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Life Isn't Meant to Be Straight Lines

by Remarkable People 3 years ago in happiness

Living into the Detours

On the road less traveled, life becomes an adventure. We spend so much time planning to live that we miss the opportunity to experience our existence on our terms. If we don't take control, we end up giving it to someone who likely doesn't have your highest and best interest in mind.

In my coaching business, I meet dozens of people every year who tell me the same story. "I feel like I have been lied to. I was always told to stay in school and get a good education, find a great career, meet someone and fall in love, buy a house, start a family, and you will be happy. Did it, did it, did it, did it, did it, did it, not. Every day seems to be the same and while I accomplish so much and complete so many tasks, my days seem meaningless." Being stuck in the muck and mire of mediocrity drains creativity, excitement, and purpose.

After years of moving from one point in the plan to another, they are dissatisfied with where they have found themselves. They suffer from the 'if only syndrome;' a debilitating consequence of destination thinking. "We would change the way we are living if only we hadn't just remortgaged the house." "I would volunteer more if only my schedule at work wasn't so oppressive." "The opportunity to travel would be realistic if only we hadn't purchased a new SUV." "A canal boat family tour would be amazing if only we hadn't gone to Disney World and the Bahamas last year."

Trading opportunities are part of the everyday. I choose one option that inevitably means that another choice becomes impossible. "Everyone is going to Anaheim so that is where we should go" is terrible criteria and self-bullying logic. Spending ten days navigating the canals and locks of England on a narrowboat with your partner and family is an equally valid option that you shouldn't negate just because it isn't the same holiday as everyone else you know.

Nonconformity to social norms is a difficult path but ultimately a rewarding and exciting one. For me, it begins with contributing more to my world by consuming less of it. I love my life. I am doing challenging and fulfilling work with a variety of different clients—more than 125 last year offered enough diversity that I can't get complacent and stale. I make time every day to appreciate the outdoors and exercise - on the best days, these happen simultaneously. I read 125 books in 2018 and learned physics, conservation skills, hiking practices, writing lessons, and visited many locales through the eyes and words of fiction writers. We reduced our footprint when we moved into a condo and downsized to one vehicle. I eat mostly healthy but still indulge a couple of cravings each week.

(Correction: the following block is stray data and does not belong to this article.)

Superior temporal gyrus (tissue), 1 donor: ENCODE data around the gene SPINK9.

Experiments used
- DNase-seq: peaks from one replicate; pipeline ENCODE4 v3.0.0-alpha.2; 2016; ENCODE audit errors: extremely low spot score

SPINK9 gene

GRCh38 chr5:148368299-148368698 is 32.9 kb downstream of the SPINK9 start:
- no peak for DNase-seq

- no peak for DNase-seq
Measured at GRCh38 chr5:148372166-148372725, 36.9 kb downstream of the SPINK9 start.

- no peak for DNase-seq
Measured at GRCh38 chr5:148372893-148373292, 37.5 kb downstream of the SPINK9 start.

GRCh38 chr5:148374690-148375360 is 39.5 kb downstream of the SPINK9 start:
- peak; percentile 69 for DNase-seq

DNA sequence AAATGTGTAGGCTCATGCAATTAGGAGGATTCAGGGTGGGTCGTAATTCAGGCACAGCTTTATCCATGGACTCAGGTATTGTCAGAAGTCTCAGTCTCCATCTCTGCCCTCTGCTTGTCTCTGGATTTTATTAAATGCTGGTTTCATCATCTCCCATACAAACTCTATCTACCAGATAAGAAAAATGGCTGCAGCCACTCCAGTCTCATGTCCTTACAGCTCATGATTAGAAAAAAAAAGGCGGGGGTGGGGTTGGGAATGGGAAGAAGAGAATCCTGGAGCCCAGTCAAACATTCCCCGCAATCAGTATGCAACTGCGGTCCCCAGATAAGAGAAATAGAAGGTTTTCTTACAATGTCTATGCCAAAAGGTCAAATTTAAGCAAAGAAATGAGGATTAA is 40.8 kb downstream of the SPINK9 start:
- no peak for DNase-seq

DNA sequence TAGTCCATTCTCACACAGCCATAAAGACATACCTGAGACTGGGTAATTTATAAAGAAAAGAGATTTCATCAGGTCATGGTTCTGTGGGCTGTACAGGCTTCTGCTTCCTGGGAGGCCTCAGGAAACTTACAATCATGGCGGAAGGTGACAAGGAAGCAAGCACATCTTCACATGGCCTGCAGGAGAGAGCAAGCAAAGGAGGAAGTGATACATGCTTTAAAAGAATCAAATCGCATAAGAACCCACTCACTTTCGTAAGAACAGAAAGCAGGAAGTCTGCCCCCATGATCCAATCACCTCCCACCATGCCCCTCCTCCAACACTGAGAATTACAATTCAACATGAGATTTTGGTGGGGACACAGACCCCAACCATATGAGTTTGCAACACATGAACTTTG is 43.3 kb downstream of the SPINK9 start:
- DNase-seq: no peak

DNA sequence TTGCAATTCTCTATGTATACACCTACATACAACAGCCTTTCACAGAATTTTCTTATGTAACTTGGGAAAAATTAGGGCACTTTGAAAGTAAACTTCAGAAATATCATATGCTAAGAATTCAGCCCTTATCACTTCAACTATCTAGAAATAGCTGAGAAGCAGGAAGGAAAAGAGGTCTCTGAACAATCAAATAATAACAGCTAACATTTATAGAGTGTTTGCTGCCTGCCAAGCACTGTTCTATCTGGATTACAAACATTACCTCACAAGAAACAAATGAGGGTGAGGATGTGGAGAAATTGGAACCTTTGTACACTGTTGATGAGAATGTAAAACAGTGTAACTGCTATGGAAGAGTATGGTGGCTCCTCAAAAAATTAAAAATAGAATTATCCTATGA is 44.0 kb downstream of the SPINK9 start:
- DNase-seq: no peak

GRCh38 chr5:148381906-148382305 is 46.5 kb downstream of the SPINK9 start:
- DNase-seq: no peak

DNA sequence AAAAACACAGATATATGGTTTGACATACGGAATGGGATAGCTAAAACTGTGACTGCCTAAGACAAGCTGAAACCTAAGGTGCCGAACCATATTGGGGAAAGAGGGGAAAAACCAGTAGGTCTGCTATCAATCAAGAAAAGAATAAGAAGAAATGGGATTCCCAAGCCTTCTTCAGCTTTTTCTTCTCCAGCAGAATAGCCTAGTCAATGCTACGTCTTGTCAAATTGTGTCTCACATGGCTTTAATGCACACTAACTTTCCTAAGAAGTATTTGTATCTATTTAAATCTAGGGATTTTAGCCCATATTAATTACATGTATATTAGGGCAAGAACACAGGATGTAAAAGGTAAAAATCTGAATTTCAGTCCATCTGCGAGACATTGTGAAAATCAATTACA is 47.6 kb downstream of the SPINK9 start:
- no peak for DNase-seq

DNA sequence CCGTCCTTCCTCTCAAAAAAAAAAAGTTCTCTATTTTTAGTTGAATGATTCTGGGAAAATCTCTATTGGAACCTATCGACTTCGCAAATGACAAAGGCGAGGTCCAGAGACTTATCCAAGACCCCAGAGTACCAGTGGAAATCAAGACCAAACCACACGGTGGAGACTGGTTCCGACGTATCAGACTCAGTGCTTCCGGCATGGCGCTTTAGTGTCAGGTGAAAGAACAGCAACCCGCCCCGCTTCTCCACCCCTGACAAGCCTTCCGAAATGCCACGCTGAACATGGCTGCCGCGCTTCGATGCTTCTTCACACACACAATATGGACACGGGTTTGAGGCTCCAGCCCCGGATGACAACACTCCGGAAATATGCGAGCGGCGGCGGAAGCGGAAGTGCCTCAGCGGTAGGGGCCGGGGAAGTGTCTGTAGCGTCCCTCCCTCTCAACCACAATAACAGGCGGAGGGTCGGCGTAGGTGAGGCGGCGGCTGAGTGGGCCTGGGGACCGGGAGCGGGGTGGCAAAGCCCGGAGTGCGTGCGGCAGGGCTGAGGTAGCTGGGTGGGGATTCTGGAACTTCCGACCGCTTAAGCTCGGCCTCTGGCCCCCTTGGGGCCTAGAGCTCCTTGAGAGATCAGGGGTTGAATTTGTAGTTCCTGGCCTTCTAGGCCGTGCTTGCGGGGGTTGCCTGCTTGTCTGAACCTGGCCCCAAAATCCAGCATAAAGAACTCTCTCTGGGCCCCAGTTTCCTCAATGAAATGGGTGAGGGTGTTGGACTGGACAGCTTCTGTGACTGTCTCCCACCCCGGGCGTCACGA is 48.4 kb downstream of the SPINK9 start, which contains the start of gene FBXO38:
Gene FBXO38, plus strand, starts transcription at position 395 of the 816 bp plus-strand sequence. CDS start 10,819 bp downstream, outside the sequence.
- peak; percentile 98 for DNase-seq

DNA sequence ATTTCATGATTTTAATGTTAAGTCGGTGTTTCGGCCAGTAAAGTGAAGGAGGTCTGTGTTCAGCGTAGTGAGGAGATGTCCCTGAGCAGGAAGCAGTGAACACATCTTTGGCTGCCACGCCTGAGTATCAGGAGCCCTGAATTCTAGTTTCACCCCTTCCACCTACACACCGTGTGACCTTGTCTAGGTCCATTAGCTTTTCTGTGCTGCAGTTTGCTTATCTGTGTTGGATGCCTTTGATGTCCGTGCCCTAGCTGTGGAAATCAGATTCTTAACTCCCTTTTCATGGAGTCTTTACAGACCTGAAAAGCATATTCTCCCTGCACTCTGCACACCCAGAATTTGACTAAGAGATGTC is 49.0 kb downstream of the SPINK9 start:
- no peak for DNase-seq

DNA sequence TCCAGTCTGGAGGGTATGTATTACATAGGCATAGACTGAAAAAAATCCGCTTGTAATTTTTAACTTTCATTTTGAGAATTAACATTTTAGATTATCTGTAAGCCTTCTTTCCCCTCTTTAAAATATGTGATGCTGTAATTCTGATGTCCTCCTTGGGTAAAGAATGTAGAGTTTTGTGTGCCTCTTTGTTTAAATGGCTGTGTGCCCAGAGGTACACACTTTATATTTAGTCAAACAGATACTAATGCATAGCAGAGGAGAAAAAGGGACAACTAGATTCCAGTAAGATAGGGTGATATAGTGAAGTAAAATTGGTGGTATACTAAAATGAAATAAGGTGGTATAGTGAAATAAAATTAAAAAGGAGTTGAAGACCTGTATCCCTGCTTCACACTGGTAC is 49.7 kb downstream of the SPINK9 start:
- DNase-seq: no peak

I get to add value to causes and agencies that are meaningful to me because the reduced lifestyle doesn't require the same earning power as my less conscious spending of the past. This frees up 60 to 70 hours a month of margin that I get to choose a hike over another two hours of work or I can take a day and contribute to the lives of people in my community who are struggling.

All that is said not as a prescription but as a description of one way I have injected meaning into each day. It has become easier to be deliberate in selecting who to work with, who to spend time with, how to use the hours in my day, and where I spend the resources I earn.

It is in the deliberate and disruptive practice of reflecting, acting, and adapting that the detours and deviations from my expected life path flow. In those moments, I have made invaluable friends, colossal mistakes, and found unimagined joy. I have learned that big changes don't come from one time significant actions but a series of small sidesteps. I get to observe remarkable people making a noticeable difference in their communities through a series of small steps.

Of the dozens of people who have shared their desire for something more purposeful. A few have taken on wicked problems and worked with others to shift the baseline. Some have changed their worldview and over the years have set priorities that bring life into their days. Many have broken one rigid rule that created space for them and their families to grow closer together doing unimaginable things. Most have stayed the course and still disclose that they are unhappy but unwilling to take even the smallest step onto an unknown trail.

Are you ready to step sideways and then move forward again? What would you be doing this time tomorrow if you didn't have any if onlies? Would you be up to trying one new thing, that seems ridiculous and absurd? Monday is always a great day to begin anew. Tuesday, Wednesday and any other can work just as well.


Remarkable People

Writing about observations, ideas, challenges, and people that I find remarkable.

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